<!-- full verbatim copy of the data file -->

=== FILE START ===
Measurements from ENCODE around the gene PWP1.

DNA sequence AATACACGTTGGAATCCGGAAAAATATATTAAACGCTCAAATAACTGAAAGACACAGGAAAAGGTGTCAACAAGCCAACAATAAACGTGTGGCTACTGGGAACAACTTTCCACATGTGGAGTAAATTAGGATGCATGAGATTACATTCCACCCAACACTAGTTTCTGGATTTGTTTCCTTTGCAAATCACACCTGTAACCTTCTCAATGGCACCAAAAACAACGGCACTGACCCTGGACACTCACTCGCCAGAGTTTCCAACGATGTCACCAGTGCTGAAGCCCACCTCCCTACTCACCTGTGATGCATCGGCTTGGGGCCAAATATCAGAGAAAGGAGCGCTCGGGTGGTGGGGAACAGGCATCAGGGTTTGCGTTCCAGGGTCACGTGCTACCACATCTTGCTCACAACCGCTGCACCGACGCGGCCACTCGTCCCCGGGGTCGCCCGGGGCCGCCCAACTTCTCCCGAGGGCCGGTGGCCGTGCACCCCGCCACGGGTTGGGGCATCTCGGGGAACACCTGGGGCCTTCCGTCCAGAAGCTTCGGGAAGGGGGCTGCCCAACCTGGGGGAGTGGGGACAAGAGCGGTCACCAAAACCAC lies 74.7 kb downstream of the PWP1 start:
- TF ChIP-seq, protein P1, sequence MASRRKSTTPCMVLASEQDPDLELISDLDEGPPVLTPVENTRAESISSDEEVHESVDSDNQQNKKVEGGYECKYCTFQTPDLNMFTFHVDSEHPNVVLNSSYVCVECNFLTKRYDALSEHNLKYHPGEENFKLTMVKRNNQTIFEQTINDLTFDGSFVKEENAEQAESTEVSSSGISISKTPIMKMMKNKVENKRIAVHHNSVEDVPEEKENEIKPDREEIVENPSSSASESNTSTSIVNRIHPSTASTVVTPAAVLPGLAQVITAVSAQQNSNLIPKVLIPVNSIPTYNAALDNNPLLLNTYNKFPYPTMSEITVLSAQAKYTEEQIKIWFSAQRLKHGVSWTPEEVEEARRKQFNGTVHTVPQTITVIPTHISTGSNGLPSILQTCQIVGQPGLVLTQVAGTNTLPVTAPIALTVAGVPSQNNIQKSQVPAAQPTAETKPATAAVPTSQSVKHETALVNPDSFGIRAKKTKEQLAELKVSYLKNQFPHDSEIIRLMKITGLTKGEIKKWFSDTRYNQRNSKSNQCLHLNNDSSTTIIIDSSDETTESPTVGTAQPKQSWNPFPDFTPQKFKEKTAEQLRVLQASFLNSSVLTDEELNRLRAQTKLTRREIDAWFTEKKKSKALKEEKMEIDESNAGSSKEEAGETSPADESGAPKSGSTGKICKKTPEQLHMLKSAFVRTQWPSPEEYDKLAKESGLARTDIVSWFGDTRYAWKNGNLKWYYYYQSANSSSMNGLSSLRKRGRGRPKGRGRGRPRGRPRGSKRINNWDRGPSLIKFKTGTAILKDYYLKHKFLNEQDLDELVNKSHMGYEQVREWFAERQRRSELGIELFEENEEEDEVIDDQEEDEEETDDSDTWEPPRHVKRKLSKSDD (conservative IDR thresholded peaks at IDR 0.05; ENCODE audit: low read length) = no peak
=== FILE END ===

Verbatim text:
Measurements from ENCODE around the gene PWP1.

DNA sequence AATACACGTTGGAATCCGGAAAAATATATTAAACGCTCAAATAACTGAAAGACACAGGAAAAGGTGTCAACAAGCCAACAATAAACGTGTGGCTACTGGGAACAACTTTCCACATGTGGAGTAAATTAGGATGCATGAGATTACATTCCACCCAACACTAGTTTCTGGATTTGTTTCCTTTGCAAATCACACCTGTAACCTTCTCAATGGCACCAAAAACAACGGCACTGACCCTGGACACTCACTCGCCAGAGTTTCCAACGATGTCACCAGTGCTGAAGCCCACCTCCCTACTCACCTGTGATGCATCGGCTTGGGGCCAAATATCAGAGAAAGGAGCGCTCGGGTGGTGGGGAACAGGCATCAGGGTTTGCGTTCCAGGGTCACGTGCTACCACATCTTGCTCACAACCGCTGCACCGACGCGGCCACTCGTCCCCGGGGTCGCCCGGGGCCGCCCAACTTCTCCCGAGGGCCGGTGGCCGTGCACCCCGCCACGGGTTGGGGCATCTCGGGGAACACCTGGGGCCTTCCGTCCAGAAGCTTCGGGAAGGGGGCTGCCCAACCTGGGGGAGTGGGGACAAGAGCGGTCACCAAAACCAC lies 74.7 kb downstream of the PWP1 start:
- TF ChIP-seq, protein P1, sequence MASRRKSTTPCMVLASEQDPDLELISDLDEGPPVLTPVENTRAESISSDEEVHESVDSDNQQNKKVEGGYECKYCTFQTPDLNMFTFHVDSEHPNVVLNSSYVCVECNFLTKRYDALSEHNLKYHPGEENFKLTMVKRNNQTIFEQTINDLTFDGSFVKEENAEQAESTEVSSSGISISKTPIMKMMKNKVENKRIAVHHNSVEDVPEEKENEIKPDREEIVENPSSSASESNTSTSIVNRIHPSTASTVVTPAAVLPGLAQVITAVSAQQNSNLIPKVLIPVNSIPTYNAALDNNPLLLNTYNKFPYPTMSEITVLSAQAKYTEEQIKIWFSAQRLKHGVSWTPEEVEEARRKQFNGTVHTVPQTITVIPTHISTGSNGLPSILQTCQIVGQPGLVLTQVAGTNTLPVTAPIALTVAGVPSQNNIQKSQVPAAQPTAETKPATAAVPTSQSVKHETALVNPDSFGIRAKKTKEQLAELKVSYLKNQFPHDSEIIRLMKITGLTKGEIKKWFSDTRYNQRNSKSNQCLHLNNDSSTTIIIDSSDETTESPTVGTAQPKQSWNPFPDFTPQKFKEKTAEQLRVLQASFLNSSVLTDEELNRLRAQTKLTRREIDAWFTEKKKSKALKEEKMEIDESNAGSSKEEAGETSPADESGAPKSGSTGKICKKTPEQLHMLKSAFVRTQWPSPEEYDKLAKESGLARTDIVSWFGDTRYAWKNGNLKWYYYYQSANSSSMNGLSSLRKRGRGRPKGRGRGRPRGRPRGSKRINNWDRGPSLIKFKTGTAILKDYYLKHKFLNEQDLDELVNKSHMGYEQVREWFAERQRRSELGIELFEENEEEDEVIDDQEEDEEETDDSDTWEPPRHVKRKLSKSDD (conservative IDR thresholded peaks at IDR 0.05; ENCODE audit: low read length) = no peak